The first leg of the trip has taken us around the manufacturing areas close to Hong Kong. These towns are based around the Pearl Delta making it easy to ship goods to the International Container Ports in Hong Kong (a sight in itself). The skyline of these areas is filled with factory accommodation and office tower blocks. Occasionally you'll see paddy fields, fish farm lakes and duck farms between the high rise concrete towers. The roads though not as busy a UK rush hour are filled with small lorries, buses and container transporters. The terrain is level with hills jutting out here and there, normally with a Pergoda on top of it and ridges criss-cross the various river channels that run through the delta. I wasn't sure what I was going to see during our factory tours, I knew the ones that had been pre-planned would be clean and polished but we have also made a couple of unannounced visits and these were of a similar standard. Right now there is a labour shortage in this region so factories are having to pay more, provide better accommodation and facilities for workers. Some factories are paying bonuses to employees if they can encourage their friends and family to work in the same factory as themselves.
After a crazy few days travelling to see factories in Southern China we returned to Hong Kong for the weekend. Hong Kong is the most densely populated country on the planet and you know it! There are people everywhere, there are shops everywhere. If a shop or an office can be built somewhere.. it will be. Every now and again water will drip on you from the hundreds of air conditioning units that cover the outsides of the buildings. New projects begin to reach skyward covered in bamboo scaffolding whilst existing buildings light up the night with their displays of neon sign-age. Although Hong Kong is now owned by China it is a very different place. Today we are flying north, back into China, to some more factories that already manufacture for us as well as looking at some new production facilities for the future.
After some rather diplomatic persuasion the Hunka bivi bag and the new Woomf will be in a container leaving later this week bound for the UK. Both look good, although the colour of the Woomf is a little brighter than we thought. We have done some work on the Woomf strap and it looks a little more polished. A new batch of Apollo stuff bags should also be in the container and will come in a number of different colours. If all goes smoothly these should be in the Alpkit warehouse ready for sale around mid July.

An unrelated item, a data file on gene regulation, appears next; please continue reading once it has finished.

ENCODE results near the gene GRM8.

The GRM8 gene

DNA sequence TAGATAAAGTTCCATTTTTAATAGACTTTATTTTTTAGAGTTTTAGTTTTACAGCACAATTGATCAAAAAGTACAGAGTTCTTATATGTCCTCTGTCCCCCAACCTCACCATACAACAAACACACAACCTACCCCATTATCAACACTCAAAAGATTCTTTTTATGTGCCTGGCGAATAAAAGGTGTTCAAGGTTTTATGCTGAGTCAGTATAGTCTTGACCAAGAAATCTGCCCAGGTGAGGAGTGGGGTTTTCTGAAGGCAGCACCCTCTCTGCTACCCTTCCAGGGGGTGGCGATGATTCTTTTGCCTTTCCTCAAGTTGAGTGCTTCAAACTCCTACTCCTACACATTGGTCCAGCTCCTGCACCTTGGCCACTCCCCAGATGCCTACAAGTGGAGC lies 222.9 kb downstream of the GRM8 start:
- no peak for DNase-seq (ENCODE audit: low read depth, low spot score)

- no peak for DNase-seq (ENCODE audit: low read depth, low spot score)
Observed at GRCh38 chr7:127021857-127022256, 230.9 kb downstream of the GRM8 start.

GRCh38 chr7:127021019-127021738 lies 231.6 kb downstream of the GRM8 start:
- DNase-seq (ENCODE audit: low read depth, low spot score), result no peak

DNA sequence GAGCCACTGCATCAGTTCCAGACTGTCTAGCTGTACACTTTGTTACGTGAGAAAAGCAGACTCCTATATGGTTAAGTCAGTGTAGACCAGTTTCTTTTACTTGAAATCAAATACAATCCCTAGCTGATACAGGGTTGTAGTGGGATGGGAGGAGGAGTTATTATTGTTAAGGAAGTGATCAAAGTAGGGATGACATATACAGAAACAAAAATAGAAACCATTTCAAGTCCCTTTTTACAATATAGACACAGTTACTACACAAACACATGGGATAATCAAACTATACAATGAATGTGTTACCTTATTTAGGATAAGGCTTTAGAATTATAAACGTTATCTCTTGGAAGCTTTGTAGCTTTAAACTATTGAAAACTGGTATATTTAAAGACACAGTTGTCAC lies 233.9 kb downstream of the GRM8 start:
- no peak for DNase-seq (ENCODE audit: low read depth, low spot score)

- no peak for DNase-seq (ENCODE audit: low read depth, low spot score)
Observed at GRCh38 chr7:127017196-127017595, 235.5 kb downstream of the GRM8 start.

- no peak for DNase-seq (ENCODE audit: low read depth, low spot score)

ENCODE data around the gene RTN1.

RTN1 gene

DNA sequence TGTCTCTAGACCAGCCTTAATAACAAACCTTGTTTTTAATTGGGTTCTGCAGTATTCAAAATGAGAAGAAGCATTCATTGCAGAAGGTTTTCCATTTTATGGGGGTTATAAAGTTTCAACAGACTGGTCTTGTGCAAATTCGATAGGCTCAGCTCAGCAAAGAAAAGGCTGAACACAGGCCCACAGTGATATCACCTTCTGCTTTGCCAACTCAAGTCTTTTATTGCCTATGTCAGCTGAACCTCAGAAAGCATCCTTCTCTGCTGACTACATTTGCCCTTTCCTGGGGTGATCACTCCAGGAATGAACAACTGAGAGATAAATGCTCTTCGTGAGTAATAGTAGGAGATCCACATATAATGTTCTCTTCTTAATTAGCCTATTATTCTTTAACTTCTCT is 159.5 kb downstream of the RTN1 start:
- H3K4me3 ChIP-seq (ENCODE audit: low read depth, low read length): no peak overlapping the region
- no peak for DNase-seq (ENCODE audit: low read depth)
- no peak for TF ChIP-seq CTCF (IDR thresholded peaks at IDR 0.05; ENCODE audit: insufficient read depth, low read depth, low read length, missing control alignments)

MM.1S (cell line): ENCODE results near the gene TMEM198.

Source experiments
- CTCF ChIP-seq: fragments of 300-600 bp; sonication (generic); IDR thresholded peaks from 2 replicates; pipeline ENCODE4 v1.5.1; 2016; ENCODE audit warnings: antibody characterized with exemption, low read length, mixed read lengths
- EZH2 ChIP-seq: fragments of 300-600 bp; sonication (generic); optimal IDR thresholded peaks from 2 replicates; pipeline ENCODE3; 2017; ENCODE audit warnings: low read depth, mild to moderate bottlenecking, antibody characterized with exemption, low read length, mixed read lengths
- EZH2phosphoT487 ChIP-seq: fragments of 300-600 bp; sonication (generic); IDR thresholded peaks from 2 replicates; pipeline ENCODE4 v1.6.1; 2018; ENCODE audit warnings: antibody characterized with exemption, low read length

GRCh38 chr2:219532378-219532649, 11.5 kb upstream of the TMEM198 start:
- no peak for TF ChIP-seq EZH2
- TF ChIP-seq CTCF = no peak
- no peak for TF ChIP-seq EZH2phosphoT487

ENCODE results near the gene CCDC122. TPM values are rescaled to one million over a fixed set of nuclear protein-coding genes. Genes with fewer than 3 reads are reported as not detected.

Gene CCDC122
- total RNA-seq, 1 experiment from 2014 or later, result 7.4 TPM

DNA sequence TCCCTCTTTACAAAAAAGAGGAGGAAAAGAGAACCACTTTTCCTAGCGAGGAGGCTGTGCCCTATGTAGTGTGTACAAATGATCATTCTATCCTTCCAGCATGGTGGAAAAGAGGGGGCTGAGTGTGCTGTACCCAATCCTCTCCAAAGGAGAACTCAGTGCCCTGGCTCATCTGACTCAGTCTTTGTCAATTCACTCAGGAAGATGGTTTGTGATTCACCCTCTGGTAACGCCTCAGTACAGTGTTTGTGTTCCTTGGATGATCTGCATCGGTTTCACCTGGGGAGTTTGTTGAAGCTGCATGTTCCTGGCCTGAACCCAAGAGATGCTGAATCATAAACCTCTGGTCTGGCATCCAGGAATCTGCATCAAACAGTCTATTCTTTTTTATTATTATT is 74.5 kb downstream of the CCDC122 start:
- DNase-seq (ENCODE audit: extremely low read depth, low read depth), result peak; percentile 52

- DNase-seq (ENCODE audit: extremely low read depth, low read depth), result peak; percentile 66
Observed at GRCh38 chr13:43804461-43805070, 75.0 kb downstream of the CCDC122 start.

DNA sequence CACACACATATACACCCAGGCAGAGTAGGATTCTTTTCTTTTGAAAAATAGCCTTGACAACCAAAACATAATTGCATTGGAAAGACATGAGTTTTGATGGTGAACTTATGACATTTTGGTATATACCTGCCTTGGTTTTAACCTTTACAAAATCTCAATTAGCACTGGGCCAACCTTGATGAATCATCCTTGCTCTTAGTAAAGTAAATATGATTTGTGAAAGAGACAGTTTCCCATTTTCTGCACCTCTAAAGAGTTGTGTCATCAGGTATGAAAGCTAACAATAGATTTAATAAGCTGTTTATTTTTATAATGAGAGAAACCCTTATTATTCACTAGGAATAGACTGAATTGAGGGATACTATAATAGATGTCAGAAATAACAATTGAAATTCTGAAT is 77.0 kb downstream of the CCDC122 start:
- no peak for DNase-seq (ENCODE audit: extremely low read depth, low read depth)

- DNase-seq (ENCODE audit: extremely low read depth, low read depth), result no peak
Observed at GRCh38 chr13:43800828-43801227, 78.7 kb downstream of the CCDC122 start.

By far the most enlightening visit was to our CarbonLite factory. I roughly understood the production process but seeing it in action is another thing entirely. I have some video of the different processes which I will post when I arrive back in the UK. If anyone can email the correct answer to "How is a trekking pole or golf club shaft painted?" a special prize will be in the post. We had a long meeting with the factory and discussed ways in which we could make the poles stronger and lighter. We spent some time looking at a possible four section pole to reduce the pack length and should see a sample shortly.
On the mat front we talked over some exciting new ideas. However much of the new development hinged on finding new materials and developing new manufacturing techniques so will be a while if at all before anything makes it through to production.Following comments made by customers and ideas we have been discussing we worked on some improvements to the Gourdon. If all goes well expect to see the improvements filter across the range late 2007 and early 2008. The great news is we think we may have found a suitable factory to begin sampling shell and soft shell garments for us, we'll just have to wait to see what comes out of the sample room door later this year.
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